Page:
Single Idea 5216

[catalogued under 23. Ethics / C. Virtue Theory / 1. Virtue Theory / a. Nature of virtue]

Full Idea

Anyone who is ignorant of any of the six factors affecting an action is considered to have acted involuntarily (especially the circumstances of the act, and its effect).

Gist of Idea

An act is involuntary if the particular facts (esp. circumstances and effect) are unknown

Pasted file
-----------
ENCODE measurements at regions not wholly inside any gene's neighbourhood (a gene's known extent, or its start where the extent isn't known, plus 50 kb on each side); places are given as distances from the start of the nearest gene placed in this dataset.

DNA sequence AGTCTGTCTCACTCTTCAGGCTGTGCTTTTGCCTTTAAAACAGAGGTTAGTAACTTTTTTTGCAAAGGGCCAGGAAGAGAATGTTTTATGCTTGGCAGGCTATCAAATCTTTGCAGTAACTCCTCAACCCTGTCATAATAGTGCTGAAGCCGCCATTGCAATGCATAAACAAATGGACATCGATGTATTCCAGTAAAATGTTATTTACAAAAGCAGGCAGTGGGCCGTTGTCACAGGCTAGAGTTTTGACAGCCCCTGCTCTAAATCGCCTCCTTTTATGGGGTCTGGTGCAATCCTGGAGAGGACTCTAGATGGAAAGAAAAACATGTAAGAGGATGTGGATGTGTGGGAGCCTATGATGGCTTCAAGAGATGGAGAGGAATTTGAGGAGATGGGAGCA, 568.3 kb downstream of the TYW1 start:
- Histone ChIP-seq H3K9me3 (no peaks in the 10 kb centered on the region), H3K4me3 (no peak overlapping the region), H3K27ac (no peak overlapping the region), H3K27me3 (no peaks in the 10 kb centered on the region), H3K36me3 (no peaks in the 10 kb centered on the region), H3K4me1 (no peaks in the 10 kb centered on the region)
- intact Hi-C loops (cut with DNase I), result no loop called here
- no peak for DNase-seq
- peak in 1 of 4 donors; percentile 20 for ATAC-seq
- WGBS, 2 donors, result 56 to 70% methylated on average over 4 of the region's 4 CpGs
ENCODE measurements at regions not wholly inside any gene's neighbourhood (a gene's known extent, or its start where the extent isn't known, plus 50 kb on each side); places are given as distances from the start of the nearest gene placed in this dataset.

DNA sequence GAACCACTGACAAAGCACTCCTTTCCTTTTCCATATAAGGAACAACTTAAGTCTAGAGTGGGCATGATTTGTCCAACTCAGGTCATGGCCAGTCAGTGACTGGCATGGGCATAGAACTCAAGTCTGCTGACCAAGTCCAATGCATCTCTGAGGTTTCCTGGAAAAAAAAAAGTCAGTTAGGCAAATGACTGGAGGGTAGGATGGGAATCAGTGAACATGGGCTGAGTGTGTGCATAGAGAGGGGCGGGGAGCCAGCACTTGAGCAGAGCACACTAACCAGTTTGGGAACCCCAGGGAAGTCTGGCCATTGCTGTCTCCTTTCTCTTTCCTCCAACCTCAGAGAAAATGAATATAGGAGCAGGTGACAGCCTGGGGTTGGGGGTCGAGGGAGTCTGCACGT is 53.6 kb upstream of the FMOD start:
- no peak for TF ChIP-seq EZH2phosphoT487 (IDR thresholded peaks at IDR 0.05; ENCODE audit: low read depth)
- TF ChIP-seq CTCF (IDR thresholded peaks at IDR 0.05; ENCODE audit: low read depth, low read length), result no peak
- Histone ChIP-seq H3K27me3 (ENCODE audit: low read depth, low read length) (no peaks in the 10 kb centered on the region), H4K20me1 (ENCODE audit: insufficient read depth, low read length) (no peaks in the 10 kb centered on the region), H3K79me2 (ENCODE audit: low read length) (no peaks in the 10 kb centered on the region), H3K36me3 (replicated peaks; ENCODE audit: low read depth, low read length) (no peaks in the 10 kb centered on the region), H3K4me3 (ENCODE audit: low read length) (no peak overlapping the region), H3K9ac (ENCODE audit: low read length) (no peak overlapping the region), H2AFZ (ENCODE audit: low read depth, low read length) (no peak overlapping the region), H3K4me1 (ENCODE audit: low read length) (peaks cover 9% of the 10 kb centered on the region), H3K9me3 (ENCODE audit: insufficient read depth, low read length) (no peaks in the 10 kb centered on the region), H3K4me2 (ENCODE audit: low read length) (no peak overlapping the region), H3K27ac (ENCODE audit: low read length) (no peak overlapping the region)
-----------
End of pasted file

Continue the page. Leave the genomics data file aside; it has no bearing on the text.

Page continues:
Aristotle (Nichomachean Ethics [c.334 BCE], 1111a17)

Book Reference

Aristotle: 'Ethics (Nicomachean)', ed/tr. ThomsonJ A K/TredennickH [Penguin 1976], p.114

A Reaction

This seems to concede that 'moral luck' may be an excuse. Cf. Idea 269. The big problem here is when someone offers one of the six types of ignorance as an excuse, and we feel they should have made the effort to know the facts.

Related Ideas

Idea 269 Attempted murder is like real murder, but we should respect the luck which avoided total ruin [Plato]

Idea 5215 There are six categories of particular cirumstance affecting an action [Aristotle]